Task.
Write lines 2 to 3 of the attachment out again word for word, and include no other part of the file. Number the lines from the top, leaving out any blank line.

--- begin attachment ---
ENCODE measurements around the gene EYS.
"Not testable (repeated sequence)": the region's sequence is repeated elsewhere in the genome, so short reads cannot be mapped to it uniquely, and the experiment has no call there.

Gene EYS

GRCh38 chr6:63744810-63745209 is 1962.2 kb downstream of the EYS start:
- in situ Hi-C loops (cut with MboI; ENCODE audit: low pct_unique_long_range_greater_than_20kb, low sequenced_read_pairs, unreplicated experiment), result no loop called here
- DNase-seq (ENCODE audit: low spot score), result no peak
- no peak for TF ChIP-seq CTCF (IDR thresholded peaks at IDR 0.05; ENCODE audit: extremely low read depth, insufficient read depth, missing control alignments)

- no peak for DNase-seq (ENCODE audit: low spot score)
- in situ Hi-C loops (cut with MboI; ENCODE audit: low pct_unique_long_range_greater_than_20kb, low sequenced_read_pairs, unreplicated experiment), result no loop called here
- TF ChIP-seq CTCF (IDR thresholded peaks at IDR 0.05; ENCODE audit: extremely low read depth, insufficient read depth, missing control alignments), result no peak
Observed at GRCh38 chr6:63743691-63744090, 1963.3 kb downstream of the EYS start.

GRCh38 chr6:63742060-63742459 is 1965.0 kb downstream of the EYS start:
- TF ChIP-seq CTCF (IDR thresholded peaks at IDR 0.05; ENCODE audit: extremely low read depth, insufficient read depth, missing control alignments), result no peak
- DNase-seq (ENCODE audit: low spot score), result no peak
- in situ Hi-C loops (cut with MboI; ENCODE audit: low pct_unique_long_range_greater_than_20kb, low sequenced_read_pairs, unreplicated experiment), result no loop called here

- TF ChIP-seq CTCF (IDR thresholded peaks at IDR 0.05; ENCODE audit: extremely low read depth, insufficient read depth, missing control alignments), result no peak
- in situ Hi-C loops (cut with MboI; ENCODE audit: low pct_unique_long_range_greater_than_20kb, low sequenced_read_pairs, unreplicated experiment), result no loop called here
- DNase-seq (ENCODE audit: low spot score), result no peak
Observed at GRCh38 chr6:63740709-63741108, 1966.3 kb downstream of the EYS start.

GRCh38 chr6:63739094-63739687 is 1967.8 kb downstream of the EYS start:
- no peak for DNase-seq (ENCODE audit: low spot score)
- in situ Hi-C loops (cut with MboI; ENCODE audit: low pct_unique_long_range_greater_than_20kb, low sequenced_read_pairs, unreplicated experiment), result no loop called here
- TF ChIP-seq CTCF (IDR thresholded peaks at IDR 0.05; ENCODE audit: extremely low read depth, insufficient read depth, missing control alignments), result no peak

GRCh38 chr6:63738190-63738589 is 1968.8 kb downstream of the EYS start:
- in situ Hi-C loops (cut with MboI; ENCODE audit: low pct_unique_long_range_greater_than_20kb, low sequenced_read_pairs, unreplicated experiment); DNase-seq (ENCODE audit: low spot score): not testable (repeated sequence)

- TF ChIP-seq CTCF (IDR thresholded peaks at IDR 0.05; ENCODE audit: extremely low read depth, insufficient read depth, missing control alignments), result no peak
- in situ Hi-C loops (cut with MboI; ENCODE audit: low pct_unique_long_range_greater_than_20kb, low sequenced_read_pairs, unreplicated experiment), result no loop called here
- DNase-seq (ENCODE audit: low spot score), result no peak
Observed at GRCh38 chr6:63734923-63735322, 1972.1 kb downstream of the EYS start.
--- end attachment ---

"Not testable (repeated sequence)": the region's sequence is repeated elsewhere in the genome, so short reads cannot be mapped to it uniquely, and the experiment has no call there.

Gene EYS